This problem also manifests itself in television and film; streaming platforms like Netflix and Hulu have completely upended the film and television industry, similar to how Spotify upended the music industry. However, the fundamental difference between these mediums is that unlike music streaming, where independent artists first pay to get their music on the app and then receive royalties per stream, visual streaming companies will usually buy a project outright, setting the amount regardless of how well it does once released. This means that what you watch only indirectly supports the creators by showing Netflix that their investment was worthwhile. For instance, in 2018 Netflix spent $15 million to produce the academy-award winning “Roma,” which got roughly 3.2 million streams in first two months; they then spent $19.8 million producing “Birdbox,” which smashed records and was streamed by 45 million different accounts when it was released, over 10 times more than “Roma.” Despite the vastly different receptions these two films received, their creators saw only a fraction of a difference in monetary pay-off.
While largely democratizing television and film for low prices, streaming services tend to reduce consumers’ options to interact with artists, leaving them to only passively support what has been deemed worthy of purchase by these companies. For instance, because Amazon Prime Video hosts a variety of exclusive films and shows, the conscious consumer must reconcile supporting the content with supporting the multibillion-dollar corporation. Unlike in music, where websites like Soundcloud and YouTube can provide creators an accessible platform, these streaming companies (or cable streamers) control what is pushed. Especially for films, where box-office revenue has dried up and now completely rely on online streaming, COVID has worsened an already strenuous situation for creators.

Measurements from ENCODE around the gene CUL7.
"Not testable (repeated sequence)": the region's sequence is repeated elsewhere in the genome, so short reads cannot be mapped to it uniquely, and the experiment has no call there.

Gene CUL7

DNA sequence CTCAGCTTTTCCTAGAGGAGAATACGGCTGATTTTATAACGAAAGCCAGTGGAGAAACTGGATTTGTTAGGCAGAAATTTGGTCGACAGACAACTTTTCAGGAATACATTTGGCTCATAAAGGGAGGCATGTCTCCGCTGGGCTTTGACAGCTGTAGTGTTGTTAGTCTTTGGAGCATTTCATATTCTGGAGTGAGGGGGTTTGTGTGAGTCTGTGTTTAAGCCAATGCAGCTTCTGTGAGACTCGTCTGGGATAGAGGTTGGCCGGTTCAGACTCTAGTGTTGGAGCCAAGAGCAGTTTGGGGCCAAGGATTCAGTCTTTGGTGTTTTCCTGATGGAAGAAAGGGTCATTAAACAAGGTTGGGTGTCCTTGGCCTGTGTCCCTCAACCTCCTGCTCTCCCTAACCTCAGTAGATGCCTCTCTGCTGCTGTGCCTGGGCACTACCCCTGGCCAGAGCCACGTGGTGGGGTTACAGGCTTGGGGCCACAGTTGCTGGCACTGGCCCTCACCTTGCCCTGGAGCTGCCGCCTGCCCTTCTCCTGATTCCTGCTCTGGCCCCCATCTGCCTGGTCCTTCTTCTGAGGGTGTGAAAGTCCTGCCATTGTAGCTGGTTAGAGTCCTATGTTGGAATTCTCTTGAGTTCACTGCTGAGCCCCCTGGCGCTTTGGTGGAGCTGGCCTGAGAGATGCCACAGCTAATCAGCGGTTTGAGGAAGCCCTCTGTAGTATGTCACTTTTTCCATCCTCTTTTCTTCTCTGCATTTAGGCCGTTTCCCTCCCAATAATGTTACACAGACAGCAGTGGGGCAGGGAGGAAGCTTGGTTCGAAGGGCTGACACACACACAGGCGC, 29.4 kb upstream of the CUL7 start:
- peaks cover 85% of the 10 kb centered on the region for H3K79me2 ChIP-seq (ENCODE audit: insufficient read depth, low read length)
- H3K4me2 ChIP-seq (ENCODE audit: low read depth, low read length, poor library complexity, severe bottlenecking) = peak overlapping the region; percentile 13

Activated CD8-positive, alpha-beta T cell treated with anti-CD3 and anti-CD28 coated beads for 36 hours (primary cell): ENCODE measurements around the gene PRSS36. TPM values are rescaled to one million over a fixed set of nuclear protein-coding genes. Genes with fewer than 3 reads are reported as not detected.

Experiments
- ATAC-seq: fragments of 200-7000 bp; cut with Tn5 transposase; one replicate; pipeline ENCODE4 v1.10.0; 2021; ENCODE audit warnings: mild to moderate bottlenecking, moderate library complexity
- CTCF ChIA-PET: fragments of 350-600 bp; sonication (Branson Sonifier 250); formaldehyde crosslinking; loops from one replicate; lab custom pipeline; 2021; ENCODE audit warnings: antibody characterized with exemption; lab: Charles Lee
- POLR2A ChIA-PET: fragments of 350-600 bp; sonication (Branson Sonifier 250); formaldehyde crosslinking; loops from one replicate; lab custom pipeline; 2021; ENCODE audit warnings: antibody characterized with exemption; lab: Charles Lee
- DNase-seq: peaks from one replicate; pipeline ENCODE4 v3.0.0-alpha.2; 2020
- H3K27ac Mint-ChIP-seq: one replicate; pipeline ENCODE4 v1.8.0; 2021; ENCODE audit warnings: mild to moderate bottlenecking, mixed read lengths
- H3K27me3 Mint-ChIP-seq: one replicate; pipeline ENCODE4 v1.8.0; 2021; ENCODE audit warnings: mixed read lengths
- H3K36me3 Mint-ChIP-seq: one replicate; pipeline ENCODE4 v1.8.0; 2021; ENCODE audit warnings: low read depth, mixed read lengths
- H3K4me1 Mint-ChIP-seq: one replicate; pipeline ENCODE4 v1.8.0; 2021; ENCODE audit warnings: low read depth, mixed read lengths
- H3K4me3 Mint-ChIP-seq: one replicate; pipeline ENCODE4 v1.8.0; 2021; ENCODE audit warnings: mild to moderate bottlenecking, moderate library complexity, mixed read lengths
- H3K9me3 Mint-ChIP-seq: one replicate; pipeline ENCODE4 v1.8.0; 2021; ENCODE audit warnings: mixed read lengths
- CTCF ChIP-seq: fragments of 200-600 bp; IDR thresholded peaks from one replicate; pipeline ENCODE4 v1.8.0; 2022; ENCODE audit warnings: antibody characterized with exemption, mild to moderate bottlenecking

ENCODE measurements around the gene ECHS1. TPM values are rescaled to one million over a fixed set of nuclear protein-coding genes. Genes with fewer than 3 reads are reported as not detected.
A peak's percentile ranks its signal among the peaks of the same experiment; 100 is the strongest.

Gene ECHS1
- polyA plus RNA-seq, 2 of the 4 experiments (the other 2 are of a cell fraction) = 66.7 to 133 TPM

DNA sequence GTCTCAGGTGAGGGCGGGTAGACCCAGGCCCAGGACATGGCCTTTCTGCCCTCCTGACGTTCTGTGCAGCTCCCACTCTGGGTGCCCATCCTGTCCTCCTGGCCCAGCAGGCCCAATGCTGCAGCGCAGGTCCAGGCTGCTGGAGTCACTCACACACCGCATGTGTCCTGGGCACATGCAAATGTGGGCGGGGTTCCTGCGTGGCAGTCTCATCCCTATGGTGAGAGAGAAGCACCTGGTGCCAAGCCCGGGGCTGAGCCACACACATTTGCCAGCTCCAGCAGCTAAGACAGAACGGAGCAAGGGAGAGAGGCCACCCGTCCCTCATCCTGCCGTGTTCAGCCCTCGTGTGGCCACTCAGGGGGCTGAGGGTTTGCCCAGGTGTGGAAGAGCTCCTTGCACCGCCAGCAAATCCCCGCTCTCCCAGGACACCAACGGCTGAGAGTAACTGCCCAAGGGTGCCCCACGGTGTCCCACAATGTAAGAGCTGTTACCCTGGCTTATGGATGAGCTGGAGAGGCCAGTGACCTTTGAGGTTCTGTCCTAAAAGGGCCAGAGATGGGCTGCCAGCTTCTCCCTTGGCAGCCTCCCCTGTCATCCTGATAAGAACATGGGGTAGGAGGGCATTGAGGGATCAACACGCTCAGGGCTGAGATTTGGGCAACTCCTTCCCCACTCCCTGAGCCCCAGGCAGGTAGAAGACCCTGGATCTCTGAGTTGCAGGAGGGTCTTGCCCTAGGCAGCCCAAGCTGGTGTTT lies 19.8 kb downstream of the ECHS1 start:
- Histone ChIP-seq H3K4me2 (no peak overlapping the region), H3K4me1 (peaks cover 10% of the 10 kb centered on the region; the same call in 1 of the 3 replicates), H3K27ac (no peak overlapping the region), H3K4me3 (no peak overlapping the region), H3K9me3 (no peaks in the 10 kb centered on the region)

The pandemic didn’t create these issues of consumption, at least at a foundational level, but it did exacerbate our broken system of supporting artists. All of this is to say that the way we consume is largely out of our control, and there’s no practical way to ethically consume art under this current system. However, it is important to be aware of your own practices and how they affect your social and physical environments, while not carrying unproductive guilt with you.
An increasing number of artists, creators and performers are turning to outside funding sources like Patreon or Cameo to make a living, especially in these restrictive times. These are great ways to support artists directly, and although not perfect, they can serve as a workaround from corporate exploitation. Not only does this grant heightened creative freedom to the artist, it also allows a more direct-to-consumer experience that helps create a more supportive and sustainable market. These services are limited in scope but are certainly a step in the right direction for artists and consumers to take control of what has seemed to be an unyielding cycle of exploitation. In any case, if you consume art as most of us do, it is essential to explore new ways to support artists and appreciate their work without taking it for granted.